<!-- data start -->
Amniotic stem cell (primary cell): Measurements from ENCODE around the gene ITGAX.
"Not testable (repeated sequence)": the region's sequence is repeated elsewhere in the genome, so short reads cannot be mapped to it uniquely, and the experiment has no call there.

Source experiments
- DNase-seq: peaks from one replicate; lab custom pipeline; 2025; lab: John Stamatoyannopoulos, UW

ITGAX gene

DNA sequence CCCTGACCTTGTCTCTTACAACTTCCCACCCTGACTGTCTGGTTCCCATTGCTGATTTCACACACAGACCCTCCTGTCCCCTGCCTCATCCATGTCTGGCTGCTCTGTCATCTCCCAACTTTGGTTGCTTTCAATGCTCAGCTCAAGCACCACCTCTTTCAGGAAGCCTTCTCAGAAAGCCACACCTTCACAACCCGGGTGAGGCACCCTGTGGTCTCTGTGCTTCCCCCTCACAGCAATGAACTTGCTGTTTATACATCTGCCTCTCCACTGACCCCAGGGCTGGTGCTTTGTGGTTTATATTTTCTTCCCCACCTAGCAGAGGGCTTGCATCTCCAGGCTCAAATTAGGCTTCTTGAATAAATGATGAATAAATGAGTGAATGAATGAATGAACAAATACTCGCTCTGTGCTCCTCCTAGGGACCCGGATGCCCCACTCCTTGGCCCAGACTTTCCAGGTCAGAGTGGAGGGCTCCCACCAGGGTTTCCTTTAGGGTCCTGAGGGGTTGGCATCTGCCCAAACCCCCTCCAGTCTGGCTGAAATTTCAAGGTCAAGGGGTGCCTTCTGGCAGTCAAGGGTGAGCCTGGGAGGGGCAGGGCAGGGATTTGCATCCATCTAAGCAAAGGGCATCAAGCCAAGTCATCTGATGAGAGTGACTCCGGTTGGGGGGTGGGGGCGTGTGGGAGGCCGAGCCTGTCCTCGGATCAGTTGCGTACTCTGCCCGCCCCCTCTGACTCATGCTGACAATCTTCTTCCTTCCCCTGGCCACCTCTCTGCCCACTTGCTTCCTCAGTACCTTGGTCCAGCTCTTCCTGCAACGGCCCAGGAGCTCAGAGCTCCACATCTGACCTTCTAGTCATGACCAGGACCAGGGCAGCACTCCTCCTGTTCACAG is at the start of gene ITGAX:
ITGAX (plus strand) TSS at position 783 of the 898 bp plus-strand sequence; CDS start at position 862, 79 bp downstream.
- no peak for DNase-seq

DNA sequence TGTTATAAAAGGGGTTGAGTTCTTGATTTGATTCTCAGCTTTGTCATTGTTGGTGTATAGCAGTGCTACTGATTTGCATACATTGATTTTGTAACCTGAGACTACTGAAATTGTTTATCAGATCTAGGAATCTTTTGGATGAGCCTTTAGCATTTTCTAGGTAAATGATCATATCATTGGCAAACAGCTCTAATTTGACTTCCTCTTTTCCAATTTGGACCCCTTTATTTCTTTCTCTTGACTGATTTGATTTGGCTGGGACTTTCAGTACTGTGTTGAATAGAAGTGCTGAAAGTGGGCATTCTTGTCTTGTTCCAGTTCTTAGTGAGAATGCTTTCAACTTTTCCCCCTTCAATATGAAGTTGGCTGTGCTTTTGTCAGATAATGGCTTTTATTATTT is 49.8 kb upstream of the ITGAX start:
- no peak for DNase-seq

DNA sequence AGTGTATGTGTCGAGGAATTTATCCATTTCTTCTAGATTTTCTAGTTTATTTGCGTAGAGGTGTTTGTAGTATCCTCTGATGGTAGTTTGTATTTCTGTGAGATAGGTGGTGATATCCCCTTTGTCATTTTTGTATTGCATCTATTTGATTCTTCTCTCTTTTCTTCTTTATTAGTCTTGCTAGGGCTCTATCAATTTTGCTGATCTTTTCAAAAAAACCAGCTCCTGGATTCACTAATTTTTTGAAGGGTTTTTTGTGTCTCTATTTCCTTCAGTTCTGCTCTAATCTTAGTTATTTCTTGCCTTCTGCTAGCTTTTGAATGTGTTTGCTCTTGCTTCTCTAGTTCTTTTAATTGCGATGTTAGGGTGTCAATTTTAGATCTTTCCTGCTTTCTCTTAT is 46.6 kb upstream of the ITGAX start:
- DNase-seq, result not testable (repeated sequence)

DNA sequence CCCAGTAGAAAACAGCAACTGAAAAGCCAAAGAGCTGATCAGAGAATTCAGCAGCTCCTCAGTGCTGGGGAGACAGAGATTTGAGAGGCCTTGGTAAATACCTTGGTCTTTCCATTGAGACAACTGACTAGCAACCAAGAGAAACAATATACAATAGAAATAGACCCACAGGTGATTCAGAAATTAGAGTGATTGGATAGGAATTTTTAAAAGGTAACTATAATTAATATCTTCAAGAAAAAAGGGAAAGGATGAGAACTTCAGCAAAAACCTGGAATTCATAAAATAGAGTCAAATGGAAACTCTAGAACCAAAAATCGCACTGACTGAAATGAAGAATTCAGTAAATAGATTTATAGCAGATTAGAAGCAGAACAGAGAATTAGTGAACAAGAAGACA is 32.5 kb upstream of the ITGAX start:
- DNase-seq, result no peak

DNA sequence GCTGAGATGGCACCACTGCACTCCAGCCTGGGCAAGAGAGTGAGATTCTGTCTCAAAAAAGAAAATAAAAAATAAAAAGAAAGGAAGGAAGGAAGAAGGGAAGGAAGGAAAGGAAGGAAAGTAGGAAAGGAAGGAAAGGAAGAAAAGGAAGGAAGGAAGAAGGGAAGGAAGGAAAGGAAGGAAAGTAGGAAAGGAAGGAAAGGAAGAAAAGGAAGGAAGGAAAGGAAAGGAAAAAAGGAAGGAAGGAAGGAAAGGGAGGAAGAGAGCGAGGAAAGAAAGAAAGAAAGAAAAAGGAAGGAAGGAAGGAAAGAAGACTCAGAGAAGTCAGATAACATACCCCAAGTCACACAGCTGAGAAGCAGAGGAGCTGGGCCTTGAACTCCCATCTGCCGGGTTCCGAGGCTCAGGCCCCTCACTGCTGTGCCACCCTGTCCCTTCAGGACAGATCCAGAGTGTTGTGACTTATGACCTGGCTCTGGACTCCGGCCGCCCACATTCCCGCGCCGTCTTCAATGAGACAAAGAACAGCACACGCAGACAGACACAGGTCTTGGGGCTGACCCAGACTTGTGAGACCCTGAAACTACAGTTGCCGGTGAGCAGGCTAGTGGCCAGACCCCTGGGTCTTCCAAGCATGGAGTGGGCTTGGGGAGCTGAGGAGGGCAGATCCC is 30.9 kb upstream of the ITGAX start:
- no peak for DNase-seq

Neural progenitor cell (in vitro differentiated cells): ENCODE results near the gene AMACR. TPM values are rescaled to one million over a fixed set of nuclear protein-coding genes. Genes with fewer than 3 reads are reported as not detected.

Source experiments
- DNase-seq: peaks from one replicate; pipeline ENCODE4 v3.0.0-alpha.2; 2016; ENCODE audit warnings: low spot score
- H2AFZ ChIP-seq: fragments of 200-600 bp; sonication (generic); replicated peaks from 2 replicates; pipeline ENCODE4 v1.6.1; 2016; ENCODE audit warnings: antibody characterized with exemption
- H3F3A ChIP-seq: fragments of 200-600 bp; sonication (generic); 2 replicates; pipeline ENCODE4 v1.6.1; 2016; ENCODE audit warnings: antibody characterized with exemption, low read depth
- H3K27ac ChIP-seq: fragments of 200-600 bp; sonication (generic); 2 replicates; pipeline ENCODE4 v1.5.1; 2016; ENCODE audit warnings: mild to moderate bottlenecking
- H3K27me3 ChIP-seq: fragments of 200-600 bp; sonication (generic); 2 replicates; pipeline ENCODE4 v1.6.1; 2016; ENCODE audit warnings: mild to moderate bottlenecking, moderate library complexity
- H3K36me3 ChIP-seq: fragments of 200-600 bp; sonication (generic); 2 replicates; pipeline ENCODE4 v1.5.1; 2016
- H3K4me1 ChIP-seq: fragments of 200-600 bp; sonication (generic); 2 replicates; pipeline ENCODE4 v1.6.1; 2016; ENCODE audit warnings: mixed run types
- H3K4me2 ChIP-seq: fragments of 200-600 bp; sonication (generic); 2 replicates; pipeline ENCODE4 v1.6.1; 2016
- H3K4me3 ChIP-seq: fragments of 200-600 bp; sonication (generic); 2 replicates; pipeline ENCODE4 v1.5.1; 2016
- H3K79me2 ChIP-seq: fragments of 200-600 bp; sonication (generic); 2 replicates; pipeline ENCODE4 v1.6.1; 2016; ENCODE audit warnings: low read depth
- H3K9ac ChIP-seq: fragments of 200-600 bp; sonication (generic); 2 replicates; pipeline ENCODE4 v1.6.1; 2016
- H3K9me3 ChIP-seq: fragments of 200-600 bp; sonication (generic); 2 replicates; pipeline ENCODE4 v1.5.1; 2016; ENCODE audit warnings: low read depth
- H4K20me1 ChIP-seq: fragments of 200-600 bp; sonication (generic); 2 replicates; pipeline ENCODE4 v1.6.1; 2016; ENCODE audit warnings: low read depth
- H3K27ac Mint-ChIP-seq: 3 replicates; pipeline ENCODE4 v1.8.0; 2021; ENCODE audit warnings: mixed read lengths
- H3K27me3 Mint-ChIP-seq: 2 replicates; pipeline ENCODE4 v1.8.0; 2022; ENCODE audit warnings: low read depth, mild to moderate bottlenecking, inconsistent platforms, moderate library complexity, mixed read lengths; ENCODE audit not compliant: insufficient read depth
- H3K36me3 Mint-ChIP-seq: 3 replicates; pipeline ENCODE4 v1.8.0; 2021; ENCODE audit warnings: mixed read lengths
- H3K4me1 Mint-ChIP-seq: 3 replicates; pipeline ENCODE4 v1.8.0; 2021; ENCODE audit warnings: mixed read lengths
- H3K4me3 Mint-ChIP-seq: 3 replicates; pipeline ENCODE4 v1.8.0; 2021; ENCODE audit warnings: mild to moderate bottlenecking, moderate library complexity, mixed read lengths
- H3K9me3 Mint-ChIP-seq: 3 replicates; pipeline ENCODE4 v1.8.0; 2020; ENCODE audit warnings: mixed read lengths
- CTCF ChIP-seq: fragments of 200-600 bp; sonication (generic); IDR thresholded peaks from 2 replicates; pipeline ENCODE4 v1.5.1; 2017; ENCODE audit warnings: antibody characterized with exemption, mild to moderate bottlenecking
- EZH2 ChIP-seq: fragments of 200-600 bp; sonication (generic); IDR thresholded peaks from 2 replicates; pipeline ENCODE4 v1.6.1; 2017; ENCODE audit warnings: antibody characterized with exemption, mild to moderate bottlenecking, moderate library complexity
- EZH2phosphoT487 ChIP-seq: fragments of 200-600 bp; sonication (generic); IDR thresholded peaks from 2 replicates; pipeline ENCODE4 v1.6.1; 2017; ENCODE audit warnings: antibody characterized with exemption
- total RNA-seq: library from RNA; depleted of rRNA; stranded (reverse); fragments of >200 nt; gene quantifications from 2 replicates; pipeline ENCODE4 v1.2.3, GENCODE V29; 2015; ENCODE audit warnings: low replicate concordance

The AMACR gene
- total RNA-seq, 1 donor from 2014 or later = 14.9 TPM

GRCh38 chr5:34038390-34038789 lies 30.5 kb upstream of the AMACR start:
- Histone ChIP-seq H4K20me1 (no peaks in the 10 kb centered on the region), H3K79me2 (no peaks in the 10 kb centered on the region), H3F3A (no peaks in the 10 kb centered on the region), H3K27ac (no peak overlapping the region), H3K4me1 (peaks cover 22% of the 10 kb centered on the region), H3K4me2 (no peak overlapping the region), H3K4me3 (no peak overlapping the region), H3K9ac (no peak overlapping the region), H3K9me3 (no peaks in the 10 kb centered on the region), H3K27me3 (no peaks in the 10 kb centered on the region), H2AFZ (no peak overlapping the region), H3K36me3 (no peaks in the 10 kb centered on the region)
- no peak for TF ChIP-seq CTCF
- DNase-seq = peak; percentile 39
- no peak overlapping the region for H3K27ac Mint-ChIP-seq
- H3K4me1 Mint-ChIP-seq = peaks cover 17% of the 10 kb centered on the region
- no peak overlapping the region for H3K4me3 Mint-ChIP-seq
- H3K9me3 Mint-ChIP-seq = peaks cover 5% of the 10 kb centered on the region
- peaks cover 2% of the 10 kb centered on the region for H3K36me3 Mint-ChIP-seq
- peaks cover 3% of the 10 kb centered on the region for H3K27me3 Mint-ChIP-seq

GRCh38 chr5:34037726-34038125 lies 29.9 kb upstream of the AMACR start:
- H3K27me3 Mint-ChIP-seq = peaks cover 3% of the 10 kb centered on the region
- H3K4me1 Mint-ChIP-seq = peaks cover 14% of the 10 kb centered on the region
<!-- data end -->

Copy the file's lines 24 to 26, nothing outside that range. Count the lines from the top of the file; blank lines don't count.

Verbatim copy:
- H3K36me3 ChIP-seq: fragments of 200-600 bp; sonication (generic); 2 replicates; pipeline ENCODE4 v1.5.1; 2016
- H3K4me1 ChIP-seq: fragments of 200-600 bp; sonication (generic); 2 replicates; pipeline ENCODE4 v1.6.1; 2016; ENCODE audit warnings: mixed run types
- H3K4me2 ChIP-seq: fragments of 200-600 bp; sonication (generic); 2 replicates; pipeline ENCODE4 v1.6.1; 2016